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It is the most widespread in Europe: The English way of riding. It is also called classical dressage.
What is classical dressage?
Classical dressage - or English riding - is the most widespread form of dressage in Europe. It consists of different classes and lessons and, ridden to perfection, is a real feast for the eyes, even for non-riders.
The aim of classical horsemanship is to train and gymnastise the horse so that it is good and easy to ride. Another goal is to build a trusting relationship between rider and horse. The basics of the horse's anatomy, psychology and physiology are used individually to develop the horse mentally and physically during training. This means that horsemanship serves to train the horse in a natural and horse-friendly way. This is why it is so important to deal with each horse individually, as each horse has different dispositions and prerequisites and therefore needs to be supported differently. This applies to normal riding lessons as well as to dressage riding - as is the case at CAVALLUNA.
Incidentally, the term "classical dressage" does not refer to the epoch of the same name, but to the meaning of the term "classical", which can also mean timeless or distinctive.
In horse training, one usually proceeds from the three stages of the Remonte School (basic training), the Campagne School (extensive training) and the High School (highest level of difficulty).
Its history goes back a long way and has accompanied riders and horses in many countries for centuries. The oldest examples of horsemanship can even be traced back to antiquity. There, dressage was used on war horses and for the purpose of parades.
Many of the exercises were developed later in a military context. Almost all of them had a clear function in the case of war. For example, the capriole, a high jump in which the horse lunges backwards in the air, served to clear an approaching enemy. Gradually, however, the presence of the four-legged friends on the battlefield became less important and the lessons were again increasingly used for training and the connection between man and animal.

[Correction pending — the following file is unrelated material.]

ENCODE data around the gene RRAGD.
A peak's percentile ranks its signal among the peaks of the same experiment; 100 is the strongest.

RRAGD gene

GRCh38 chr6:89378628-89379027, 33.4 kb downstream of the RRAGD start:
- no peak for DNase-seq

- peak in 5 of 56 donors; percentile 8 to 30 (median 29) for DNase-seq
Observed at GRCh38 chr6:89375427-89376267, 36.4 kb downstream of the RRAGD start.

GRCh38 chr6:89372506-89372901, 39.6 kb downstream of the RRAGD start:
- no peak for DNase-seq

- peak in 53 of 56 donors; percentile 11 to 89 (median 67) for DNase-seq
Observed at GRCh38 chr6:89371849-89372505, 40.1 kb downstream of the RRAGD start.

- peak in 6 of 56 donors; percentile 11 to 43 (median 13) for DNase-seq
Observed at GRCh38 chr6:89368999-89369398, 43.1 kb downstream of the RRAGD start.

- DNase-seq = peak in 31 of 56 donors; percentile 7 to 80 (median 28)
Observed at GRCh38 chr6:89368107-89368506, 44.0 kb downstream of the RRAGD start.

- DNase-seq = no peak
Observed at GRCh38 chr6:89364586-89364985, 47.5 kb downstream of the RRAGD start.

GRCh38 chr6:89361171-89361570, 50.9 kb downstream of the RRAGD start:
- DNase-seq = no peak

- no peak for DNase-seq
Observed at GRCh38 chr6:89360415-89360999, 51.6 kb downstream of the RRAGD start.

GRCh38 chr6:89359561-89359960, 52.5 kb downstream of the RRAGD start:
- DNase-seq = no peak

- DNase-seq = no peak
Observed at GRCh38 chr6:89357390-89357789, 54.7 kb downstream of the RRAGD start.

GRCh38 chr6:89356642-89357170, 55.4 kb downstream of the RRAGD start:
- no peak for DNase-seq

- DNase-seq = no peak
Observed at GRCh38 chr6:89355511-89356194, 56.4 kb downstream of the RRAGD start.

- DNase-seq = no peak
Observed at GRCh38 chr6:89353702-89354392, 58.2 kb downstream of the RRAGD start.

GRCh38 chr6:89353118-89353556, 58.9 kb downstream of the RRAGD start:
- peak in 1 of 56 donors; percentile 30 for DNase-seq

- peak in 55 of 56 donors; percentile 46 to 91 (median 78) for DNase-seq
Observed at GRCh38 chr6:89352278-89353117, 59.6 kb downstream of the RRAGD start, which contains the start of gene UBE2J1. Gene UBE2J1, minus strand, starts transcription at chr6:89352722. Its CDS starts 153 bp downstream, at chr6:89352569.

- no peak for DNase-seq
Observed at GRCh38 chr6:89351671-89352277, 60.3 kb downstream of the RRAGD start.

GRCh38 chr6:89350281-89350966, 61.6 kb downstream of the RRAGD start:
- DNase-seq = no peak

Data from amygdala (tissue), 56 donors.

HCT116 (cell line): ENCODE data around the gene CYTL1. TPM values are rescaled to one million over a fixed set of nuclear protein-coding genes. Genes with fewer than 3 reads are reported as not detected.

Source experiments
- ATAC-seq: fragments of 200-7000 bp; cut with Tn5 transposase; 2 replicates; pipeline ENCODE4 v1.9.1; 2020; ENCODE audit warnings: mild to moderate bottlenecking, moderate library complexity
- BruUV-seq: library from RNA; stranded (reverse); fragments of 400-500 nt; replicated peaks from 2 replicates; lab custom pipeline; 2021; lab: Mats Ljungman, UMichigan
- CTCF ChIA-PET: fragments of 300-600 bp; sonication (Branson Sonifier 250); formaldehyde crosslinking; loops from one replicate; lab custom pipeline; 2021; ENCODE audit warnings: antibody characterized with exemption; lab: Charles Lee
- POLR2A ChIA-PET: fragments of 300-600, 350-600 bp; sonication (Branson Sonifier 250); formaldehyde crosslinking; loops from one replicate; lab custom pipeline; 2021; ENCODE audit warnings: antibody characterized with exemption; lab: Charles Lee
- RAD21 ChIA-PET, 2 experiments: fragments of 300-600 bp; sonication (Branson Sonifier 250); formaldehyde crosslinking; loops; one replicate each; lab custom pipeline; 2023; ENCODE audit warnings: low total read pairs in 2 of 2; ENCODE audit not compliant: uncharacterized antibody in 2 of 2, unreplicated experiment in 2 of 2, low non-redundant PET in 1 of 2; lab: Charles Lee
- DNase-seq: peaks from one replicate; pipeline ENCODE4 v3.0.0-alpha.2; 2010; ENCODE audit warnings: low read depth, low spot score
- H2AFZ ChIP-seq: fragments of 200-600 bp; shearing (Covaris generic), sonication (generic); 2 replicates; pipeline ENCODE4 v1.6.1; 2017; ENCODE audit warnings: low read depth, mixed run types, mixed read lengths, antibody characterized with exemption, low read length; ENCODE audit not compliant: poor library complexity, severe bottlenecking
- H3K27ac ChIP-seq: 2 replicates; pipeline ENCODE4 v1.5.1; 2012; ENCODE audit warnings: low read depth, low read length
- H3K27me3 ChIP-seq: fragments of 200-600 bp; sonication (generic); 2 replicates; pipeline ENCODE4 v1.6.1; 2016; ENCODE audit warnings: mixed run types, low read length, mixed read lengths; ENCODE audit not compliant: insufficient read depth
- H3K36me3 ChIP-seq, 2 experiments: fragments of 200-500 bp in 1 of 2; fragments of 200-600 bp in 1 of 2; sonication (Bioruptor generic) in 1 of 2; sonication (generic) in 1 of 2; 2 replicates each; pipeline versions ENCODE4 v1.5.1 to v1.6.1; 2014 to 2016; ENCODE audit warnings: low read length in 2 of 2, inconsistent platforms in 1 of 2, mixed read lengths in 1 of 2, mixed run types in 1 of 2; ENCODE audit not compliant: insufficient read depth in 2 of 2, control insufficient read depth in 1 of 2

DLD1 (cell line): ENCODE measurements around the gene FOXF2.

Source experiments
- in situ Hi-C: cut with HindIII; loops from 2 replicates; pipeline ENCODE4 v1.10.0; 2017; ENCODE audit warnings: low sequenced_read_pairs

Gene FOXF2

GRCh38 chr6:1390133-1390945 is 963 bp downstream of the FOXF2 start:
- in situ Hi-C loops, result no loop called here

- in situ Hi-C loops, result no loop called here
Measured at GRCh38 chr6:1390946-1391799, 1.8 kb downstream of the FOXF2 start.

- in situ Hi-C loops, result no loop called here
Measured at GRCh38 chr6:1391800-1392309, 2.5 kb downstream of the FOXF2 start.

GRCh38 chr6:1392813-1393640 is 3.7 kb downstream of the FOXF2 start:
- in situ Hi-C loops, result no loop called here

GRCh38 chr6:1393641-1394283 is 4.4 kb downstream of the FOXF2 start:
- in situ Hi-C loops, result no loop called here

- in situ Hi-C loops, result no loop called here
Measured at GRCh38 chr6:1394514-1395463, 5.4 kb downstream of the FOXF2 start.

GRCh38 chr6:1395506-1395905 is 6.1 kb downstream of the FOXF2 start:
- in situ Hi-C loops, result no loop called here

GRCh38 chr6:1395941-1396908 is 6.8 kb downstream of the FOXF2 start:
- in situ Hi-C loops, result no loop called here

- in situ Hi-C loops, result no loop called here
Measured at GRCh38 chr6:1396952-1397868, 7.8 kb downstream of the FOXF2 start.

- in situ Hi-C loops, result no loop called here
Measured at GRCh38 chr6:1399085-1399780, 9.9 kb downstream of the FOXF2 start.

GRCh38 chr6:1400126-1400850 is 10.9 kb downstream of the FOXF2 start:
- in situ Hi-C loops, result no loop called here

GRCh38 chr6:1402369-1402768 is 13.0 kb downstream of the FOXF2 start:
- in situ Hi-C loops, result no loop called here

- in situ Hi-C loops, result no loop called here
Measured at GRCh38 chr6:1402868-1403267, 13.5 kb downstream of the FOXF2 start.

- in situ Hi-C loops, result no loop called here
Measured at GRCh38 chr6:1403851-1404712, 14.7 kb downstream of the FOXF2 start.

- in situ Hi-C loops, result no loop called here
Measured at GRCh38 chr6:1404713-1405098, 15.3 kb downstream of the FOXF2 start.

Today, the primary goal of classical training is to communicate with the horse via fine, hardly externally visible aids and to gymnast it in such a way that it shows all exercises in a permeable and relaxed manner and is also self-motivated. This is a great challenge, because the requirements in the upper dressage classes demand a great deal of riding ability. Responsible riding is always the top priority.
All lessons and movements can also be observed in a less perfected form in the pasture, especially in stallions. Their natural impertinence and urge to present themselves to mares entices them, completely far from humans, to climb, to lift their front legs imposingly, to jump and many other lessons.
Classical dressage should help the rider to do justice to the horse's well-being, to motivate it and to find in it a healthy partner. Through gymnastics, the horse's strengths are promoted and its potential naturally exhausted. The horse sets the impulse and not the rider. With appropriate dressage, the horse finds inner peace and composure. Modern dressage, on the other hand, usually aims to prepare the horse for competitions and tournaments. This means that the skills are primarily learned in order to be able to show the resulting results later.